A Fully Utilized Pau Gasol Is Peaking At The Right Time

The game typically slows down in the postseason, and a go-to half-court, post-up type of player is an invaluable asset.

In this case, that player is Pau Gasol.

Gasol may not be the same player he was back in 2010, but he’s still just as smart and can make the correct decisions when given the opportunity to work on the low block.

So far since his return from a torn fascia on March 22, he’s been given that opportunity and, in turn, has been flourishing.

Okay, maybe he wasn’t exactly “given” the opportunity, as Gasol explained:

Anyway, the first couple games he was getting his rhythm back, but over the last seven games (in which the Lakers are 5-2), Gasol has averaged 15.4 points, 9.0 rebounds, and 5.3 assists; all of this on 55.7 percent shooting from the field.

Additionally, while he’s been doing this, Kobe Bryant has averaged 26.0 points, 8.6 assists, and 5.6 rebounds while Dwight Howard has averaged 20.1 points, 11.1 rebounds, and 3.0 blocks on 64.2 percent shooting from the field.

—- See Pau Gasol through the years in photos! —-

This is important.

Why?

While it was great to see team victories earlier this season after Kobe switched into facilitator mode (and eventually went into complete beast mode), and the likes of Antawn Jamison, Metta World Peace, Earl Clark, Jodie Meeks, and/or Steve Blake would have big games on given nights, nothing beats consistent play from a team’s All-Star caliber players.NBA: Dallas Mavericks at Los Angeles Lakers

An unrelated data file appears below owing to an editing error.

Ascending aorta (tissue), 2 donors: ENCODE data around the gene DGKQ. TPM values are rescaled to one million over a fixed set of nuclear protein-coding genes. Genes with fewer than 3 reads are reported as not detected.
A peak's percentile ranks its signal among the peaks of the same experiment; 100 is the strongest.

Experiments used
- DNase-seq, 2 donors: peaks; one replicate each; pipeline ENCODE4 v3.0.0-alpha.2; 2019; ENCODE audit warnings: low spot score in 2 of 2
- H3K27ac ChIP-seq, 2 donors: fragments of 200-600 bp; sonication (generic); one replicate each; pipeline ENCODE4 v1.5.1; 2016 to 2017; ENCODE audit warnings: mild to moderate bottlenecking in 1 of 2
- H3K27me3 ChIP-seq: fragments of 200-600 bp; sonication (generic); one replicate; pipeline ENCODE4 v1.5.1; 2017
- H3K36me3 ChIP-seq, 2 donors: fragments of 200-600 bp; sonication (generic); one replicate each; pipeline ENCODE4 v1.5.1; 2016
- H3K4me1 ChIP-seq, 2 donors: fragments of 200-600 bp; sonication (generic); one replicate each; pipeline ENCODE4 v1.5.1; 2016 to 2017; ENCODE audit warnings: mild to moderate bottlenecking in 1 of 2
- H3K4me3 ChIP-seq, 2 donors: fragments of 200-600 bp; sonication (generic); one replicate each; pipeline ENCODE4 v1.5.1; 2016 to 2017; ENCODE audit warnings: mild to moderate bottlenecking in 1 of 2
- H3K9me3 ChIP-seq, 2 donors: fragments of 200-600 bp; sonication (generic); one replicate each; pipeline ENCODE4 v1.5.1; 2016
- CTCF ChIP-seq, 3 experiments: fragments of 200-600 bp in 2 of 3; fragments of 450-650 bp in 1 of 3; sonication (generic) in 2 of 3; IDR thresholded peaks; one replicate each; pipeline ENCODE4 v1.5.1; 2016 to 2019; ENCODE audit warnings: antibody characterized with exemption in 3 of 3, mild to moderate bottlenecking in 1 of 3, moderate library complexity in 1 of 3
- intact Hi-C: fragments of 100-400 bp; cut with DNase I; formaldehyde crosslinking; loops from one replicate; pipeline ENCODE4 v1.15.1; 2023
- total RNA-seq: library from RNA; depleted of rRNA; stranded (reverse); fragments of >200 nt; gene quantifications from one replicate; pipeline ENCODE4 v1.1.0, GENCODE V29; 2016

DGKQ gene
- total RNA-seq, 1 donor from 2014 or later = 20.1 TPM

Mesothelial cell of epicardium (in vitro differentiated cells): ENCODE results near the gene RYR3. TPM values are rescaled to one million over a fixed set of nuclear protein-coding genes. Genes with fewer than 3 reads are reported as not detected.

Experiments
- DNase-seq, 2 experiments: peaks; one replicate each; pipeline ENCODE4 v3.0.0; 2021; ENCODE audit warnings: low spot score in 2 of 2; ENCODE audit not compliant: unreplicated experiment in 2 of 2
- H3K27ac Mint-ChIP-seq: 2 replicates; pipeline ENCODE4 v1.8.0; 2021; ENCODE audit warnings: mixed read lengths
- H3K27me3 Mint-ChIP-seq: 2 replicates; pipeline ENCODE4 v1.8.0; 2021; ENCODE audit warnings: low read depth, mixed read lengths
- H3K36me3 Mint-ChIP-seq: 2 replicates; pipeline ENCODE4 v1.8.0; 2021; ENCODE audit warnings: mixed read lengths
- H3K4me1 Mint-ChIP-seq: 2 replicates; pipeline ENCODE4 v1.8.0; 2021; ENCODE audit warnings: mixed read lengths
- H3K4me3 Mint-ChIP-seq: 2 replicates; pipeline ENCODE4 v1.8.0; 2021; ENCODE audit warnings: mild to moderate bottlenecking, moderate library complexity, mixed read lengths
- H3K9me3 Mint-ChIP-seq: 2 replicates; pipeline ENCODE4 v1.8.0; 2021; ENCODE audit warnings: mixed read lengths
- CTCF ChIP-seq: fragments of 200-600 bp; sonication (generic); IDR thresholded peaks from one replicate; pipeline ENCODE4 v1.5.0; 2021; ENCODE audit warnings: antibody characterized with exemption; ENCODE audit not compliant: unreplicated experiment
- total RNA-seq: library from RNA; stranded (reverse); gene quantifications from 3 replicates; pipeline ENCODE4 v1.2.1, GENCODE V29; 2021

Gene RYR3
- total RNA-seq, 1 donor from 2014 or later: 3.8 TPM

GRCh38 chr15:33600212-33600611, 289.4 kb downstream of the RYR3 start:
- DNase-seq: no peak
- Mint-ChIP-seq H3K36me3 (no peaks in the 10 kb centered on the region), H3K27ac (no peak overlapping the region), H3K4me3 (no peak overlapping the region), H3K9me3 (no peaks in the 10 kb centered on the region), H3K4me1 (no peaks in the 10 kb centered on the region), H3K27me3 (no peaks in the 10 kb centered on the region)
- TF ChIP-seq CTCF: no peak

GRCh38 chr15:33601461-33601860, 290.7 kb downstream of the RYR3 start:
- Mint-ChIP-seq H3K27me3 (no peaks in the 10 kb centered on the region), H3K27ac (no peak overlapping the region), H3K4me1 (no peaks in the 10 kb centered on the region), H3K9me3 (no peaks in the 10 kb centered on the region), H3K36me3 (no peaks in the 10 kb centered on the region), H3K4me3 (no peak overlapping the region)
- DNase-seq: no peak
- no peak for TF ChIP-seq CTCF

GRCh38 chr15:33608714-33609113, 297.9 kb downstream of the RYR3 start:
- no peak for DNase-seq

Essentially, you knew the Black Mamba was going to show up, but you didn’t know who else was going to.

Most nights it would be Steve Nash. Some nights it would be Dwight Howard. Other nights it would be Antawn Jamison, Metta World Peace, Earl Clark, Jodie Meeks, Steve Blake or a combination of all of them.

While that’s encouraging to see, it isn’t necessarily the best way to consistently win.

Although it was great seeing different players step up and the team was winning, with the playoffs approaching, a team serious about competing for a championship needs its stars to be playing at a consistently elite level.

Essentially, on this team, the players who need to be playing consistently well are Kobe Bryant, Dwight Howard, Pau Gasol, and Steve Nash.

That appears to finally be taking place (minus Nash due to injury), and the Lakers are capitalizing on the biggest advantage they’ve had over the last five-six years: Size.

Next Page: How The Lakers Can Sustain Their Advantage, With Pau

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